The insurgent Tea Party movement has snuck up and scored another major victory against the Republican Party.  They're proving public anger is directed towards more than just the party in power.  It's directed at anyone associated with the political establishment.
 
Christine O'Donnell beat veteran politician Mike Castle for the Republican Senate nomination from the state of Delaware.  He'd been a popular governor and member of Congress for decades. 
 
Speaking on NBC's Today show the morning after her win, O'Donnell said, "It's a shame I think a few people got their pride bruised last night a few of the so-called experts proved that once again they were wrong. This is a very unpredictable political season where anything goes. But the folks are craving candidates who are willing to stand for something."
 
Polls two weeks before the Primary show Castle with a comfortable lead.  But in the last days of the race, with endorsements from major Tea Party leaders like Sarah Palin and money from the national Tea Party Express, O'Donnell surged ahead and went on to win.
 
Castle is the latest in a series of established Republicans to fall to the Tea Party insurgency this year.  They're capitalizing on the Republican Party's defeat in 2008 to try to reshape it.  But many Tea Party candidates will have a much harder time getting elected than established Republicans because they're upsetting the party's core supporters and are often political novices. 
 
And though Delaware is a small state on the East Coast of the United States, the Tea Party influence has national implications for both the Republican Party. Neither the state Republican Party nor the national Republican Party seems inclined to throw their full support behind her. How they deal with O'Donnell and her supporters will shape the future of the Party in this election and the 2012 Presidential Election.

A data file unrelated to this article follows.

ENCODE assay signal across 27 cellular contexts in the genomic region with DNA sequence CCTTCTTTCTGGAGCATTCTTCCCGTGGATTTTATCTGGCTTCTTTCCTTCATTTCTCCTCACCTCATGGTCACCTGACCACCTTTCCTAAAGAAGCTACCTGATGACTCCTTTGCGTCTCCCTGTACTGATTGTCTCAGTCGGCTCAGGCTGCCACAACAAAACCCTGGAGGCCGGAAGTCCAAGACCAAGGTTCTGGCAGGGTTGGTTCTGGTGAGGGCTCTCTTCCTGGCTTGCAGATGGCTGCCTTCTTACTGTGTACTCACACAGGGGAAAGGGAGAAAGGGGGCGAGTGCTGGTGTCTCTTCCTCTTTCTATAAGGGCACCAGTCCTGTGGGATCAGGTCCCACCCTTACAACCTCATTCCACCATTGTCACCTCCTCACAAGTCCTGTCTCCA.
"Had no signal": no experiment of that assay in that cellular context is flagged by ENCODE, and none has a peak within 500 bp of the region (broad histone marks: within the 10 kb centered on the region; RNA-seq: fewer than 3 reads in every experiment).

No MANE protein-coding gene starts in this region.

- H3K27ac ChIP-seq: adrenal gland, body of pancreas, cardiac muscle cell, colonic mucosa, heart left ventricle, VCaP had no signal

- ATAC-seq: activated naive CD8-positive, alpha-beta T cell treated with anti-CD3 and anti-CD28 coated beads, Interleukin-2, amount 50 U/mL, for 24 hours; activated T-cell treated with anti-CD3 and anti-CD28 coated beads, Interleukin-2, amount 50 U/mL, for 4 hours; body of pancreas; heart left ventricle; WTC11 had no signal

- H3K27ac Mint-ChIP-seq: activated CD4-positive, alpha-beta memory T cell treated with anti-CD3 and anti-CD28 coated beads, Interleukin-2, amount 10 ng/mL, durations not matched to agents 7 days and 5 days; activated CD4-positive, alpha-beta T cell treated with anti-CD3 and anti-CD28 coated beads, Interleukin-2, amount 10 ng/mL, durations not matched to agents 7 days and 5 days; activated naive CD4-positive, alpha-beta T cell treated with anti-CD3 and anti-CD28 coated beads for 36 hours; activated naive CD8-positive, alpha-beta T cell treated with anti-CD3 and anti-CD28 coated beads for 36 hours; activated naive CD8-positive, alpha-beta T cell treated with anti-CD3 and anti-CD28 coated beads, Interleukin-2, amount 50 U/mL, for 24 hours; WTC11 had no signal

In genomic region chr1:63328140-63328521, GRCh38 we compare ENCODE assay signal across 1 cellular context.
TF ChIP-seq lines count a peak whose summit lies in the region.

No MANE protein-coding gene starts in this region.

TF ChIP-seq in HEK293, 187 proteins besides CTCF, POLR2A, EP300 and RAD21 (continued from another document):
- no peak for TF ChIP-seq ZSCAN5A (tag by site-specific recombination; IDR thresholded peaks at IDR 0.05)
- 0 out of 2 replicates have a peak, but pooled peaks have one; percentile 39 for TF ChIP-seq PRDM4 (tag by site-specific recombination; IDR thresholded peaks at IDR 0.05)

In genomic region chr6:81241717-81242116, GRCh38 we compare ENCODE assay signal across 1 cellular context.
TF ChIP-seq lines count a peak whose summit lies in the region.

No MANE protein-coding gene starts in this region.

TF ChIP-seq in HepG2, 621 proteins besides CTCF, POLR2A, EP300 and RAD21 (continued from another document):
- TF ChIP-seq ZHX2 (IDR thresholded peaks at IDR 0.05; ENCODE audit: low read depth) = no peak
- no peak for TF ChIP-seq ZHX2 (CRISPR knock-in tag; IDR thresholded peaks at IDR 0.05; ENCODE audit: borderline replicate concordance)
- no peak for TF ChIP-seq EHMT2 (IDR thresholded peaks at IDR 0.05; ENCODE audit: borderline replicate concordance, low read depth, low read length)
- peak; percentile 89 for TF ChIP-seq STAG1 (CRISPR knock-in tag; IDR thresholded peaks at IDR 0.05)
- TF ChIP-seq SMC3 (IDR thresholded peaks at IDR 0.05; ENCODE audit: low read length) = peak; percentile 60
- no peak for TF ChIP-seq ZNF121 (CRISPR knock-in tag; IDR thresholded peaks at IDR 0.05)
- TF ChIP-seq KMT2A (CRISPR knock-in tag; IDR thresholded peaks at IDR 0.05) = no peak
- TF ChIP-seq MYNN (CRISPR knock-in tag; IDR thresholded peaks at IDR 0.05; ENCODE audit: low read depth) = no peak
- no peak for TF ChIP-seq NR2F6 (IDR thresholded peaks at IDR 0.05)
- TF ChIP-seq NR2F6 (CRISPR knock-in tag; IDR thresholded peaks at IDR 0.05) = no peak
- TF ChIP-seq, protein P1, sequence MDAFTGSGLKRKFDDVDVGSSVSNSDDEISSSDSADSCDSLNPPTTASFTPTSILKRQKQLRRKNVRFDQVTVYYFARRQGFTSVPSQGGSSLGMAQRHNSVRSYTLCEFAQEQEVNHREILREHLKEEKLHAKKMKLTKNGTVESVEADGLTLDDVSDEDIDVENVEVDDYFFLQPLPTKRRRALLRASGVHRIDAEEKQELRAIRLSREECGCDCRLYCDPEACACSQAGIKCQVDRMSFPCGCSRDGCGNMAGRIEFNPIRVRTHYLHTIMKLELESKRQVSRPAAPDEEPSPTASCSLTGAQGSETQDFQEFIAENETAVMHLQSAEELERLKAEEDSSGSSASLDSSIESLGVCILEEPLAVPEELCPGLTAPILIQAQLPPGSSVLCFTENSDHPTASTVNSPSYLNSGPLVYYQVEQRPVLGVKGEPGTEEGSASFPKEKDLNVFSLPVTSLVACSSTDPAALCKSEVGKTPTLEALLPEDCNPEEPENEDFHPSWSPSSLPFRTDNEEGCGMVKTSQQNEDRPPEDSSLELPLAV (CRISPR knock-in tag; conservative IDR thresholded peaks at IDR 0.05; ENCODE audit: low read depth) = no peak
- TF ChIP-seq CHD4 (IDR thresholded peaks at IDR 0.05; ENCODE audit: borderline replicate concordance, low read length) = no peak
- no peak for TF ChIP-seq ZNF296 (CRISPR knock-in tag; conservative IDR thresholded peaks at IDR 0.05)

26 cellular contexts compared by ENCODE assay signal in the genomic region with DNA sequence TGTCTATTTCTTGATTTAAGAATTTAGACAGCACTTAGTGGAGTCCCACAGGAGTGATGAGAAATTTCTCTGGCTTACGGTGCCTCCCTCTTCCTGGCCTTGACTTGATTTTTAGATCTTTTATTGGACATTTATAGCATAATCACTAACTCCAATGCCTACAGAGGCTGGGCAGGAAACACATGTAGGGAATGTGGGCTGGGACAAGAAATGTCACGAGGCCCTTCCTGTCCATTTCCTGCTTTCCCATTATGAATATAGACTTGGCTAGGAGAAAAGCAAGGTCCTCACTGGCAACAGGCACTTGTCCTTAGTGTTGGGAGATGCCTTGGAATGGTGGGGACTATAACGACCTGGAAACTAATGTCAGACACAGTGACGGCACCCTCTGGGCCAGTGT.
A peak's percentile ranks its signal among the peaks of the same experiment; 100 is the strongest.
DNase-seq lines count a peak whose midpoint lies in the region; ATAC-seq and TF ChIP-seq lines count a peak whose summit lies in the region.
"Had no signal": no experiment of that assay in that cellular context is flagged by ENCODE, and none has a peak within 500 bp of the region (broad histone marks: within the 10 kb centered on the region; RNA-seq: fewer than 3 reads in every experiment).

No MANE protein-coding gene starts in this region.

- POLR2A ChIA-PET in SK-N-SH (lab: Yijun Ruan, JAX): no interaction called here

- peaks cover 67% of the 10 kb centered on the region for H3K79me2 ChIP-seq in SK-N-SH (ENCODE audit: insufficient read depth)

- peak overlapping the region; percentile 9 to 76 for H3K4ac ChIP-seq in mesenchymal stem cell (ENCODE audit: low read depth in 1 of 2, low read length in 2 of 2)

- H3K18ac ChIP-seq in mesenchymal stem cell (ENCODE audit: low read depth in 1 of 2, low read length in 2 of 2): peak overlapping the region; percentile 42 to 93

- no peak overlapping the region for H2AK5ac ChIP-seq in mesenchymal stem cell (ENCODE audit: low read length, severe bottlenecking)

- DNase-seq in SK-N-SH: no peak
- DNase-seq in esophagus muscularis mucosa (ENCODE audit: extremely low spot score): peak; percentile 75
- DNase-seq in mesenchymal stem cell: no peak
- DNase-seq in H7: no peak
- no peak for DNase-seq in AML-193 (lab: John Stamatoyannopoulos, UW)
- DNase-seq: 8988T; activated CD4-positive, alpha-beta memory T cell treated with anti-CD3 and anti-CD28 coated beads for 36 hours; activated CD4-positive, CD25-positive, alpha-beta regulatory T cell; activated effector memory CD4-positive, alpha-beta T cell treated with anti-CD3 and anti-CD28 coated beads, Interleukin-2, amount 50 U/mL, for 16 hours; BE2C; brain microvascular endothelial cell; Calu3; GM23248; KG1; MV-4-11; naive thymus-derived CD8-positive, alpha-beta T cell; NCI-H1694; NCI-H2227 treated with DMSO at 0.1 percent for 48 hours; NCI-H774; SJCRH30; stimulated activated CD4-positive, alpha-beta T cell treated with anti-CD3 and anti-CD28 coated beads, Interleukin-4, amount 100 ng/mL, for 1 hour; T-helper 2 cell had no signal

One of Delaware's most popular campaign events is the Peach Festival held in early August.  I went and met both Castle and his Democratic opponent Chris Coons on the stump.  O’Donnell didn't show up, but a few of her supporters did.  One of them told me he was supporting O'Donnell because Castle voted too often with the Democrats.  He said O’Donnell is "a staunch supporter of the Constitution."
 
Democrats however, are ecstatic.  O'Donnell's victory increases their chances of holding onto the Senate.  Republicans were counting on picking up Delaware because they had a strong candidate – Mike Castle.  O'Donnell isn't a candidate who can appeal to the wider electorate in this heavily Democratic state.
 
O'Donnell's supporters don't seem to mind that she has a slim chance of winning in November.  For them, the message is more important than the victory – they want a different kind of Republican Party. 
 
Castle's embarrassing defeat is a double whammy for the Republicans.  He gave up his safe seat in the House of Representatives to run for the Senate.  Castle was one of the last of what seems like a dying breed – a Republican who isn't an ideologue. Now a Democrat is poised to take his House seat. 
 
Tuesday marked the last of the major Party Primary nominating contests.  Almost all of the races are set.  Both Republicans and Democrats now have to reformulate their strategies to figure out how to deal with Tea Party candidates and the public anger with government that spawned them.